I started south along the shoreline before noon, but quickly realized there was scarcely a breeze on this nice sunny day, and decided to cut straight across. I would save about two hours of paddling, I thought. I'd gone about halfway when the sun started to cloud over, the wind began to blow and it started to rain. The next thing I knew I was in a full-fledged storm. Every wave came over the side and I battled for my life for the next six hours, paddling and bailing, bailing and paddling. My life jacket was tucked neatly under my seat.

Luckily, a line connected it to the canoe and was tied to my waist. At least if I capsized the three of us would be close at hand. To top it off, no one knew I was out there. That was an experience I will not forget. I was on "the edge" for those six hours! When I finally made it to the safety of the shore I was exhausted, but the "River Goddess" had been with me. Within an hour the sun was out (it wasn't setting until nearly 10 p.m. those days) and the lake was as smooth as a baby's butt. I filled my belly with Spam and beans and, safe and sound in my tent, went to sleep to the hum of ten million mosquitoes, with 800 milligrams of Ibuprofen to put out the fire in my shoulders and neck.

Grand Rapids was a pleasant stop. Jim and Marin Hagin, owners of the Barton Canoe Paddle Company put me up for a couple of days and Jim made a special 14-ounce graphite paddle for my son, Mike, who was to join me in a week or so. It was with sadness that I left my new friends, but the river called. It had me now. I was heading south for the Gulf of Mexico.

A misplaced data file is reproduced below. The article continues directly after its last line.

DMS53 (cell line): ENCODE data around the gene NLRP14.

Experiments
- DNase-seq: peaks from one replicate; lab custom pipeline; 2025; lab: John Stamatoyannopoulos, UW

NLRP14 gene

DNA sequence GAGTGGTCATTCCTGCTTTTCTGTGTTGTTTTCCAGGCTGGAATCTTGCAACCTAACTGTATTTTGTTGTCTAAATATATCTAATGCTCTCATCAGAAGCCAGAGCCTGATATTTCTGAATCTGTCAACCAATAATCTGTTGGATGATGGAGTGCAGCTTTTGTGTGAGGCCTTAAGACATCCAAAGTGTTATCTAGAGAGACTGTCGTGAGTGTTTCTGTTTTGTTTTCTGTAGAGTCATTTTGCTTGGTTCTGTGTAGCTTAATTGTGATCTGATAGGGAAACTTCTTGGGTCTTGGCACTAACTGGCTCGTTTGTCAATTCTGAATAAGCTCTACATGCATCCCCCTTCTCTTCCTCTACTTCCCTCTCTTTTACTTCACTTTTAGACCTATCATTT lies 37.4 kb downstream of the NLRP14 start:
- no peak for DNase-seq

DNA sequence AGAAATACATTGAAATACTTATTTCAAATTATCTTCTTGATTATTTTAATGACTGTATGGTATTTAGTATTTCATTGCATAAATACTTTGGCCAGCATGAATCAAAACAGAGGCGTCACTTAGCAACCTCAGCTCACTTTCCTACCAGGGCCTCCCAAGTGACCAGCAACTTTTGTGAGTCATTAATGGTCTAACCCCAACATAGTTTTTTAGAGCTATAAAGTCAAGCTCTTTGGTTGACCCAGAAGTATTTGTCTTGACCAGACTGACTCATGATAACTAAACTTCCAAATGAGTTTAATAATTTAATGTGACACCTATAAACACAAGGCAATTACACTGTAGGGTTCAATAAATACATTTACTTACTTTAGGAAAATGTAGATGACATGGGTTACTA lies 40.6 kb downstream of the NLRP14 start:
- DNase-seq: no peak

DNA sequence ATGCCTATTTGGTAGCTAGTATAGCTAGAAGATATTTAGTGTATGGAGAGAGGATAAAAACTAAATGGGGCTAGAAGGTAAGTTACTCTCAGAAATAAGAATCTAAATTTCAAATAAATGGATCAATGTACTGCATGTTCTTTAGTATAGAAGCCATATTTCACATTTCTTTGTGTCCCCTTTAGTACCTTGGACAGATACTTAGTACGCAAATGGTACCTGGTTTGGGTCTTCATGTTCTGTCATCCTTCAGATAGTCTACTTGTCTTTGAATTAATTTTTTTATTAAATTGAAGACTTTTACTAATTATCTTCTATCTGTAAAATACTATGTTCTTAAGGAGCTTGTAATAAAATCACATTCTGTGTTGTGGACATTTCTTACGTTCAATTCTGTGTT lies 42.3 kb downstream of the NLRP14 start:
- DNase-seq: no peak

Mississippi River Canoe Trip

Then came the rain – five days of it. I was wet and cold most of the time and had muddy riverbanks to climb and drag my canoe up and down each night and morning. After the rains came the deer flies. One is a real nuisance, but hundreds at one time are maddening. No words can adequately describe their attacks on me. I had to wear my foul-weather gear in the heat of the day to keep them off my skin. The bug lotion reacted to the coating on the canoe paddle and my hands would stick to it – pure frustration.

At one point, when complete panic overwhelmed me, I pulled the paddle so hard through the water that it broke. Not my son's new Barton paddle, but another one that was expensive and supposedly unbreakable. Such experiences weren't much fun, but they were all part of this "Great American Adventure" (that is what my mother called it).

I had twelve mail drops at different towns along the river from Minnesota to Louisiana. It was fun to walk into each post office; they seemed to be waiting for me, wondering who was "The Singing Horseman." I always had a ton of mail. Jim Hagen had answered my call for help and had another new Barton paddle waiting for me at the Post Office at Little Falls. My son, Michael, was there also.

Now, I had a companion, and three good paddles, two of the new bent-style, light-weight graphite and one wooden six footer I used when standing. I paddled standing about a third of the time when I was alone.